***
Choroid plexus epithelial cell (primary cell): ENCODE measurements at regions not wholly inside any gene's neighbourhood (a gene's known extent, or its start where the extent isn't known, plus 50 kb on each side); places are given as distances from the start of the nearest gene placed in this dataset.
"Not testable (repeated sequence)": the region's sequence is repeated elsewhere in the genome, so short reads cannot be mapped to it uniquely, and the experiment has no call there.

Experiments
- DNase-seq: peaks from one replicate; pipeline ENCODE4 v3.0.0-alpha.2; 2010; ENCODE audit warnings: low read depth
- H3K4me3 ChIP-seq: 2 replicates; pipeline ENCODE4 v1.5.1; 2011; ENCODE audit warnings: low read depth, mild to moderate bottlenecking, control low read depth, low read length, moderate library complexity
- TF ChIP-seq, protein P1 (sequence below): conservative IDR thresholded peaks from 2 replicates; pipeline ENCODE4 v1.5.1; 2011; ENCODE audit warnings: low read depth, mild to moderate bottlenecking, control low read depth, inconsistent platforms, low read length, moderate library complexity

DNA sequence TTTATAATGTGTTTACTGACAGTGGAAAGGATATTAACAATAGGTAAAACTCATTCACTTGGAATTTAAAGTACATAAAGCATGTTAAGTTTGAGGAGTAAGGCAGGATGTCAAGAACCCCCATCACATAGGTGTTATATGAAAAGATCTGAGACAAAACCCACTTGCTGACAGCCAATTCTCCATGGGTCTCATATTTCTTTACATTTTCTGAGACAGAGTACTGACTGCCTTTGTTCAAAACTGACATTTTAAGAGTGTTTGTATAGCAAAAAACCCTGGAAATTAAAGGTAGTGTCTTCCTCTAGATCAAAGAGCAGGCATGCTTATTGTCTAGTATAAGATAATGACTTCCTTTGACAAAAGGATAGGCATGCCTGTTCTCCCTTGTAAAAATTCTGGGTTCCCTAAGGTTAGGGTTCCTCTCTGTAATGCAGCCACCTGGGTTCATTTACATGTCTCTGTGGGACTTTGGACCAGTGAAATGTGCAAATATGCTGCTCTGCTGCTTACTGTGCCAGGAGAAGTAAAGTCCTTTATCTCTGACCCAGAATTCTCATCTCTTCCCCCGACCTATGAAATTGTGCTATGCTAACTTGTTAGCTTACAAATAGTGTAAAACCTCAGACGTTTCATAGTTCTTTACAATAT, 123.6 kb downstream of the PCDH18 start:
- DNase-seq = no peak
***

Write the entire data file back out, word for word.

Choroid plexus epithelial cell (primary cell): ENCODE measurements at regions not wholly inside any gene's neighbourhood (a gene's known extent, or its start where the extent isn't known, plus 50 kb on each side); places are given as distances from the start of the nearest gene placed in this dataset.
"Not testable (repeated sequence)": the region's sequence is repeated elsewhere in the genome, so short reads cannot be mapped to it uniquely, and the experiment has no call there.

Experiments
- DNase-seq: peaks from one replicate; pipeline ENCODE4 v3.0.0-alpha.2; 2010; ENCODE audit warnings: low read depth
- H3K4me3 ChIP-seq: 2 replicates; pipeline ENCODE4 v1.5.1; 2011; ENCODE audit warnings: low read depth, mild to moderate bottlenecking, control low read depth, low read length, moderate library complexity
- TF ChIP-seq, protein P1 (sequence below): conservative IDR thresholded peaks from 2 replicates; pipeline ENCODE4 v1.5.1; 2011; ENCODE audit warnings: low read depth, mild to moderate bottlenecking, control low read depth, inconsistent platforms, low read length, moderate library complexity

DNA sequence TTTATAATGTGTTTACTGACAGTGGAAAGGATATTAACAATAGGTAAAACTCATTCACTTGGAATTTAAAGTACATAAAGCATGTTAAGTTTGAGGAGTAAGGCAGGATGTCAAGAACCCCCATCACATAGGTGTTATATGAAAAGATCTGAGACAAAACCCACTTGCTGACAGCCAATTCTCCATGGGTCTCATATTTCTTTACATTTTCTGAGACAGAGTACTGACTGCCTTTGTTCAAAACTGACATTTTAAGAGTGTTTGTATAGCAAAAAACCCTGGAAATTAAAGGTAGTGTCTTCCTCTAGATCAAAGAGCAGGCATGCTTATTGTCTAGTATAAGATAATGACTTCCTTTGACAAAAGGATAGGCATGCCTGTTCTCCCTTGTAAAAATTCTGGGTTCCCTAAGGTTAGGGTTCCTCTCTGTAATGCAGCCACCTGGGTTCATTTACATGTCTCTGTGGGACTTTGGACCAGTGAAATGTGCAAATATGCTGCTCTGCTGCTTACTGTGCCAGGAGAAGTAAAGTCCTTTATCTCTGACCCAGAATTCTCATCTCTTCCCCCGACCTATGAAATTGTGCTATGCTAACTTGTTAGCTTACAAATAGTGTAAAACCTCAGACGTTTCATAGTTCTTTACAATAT, 123.6 kb downstream of the PCDH18 start:
- DNase-seq = no peak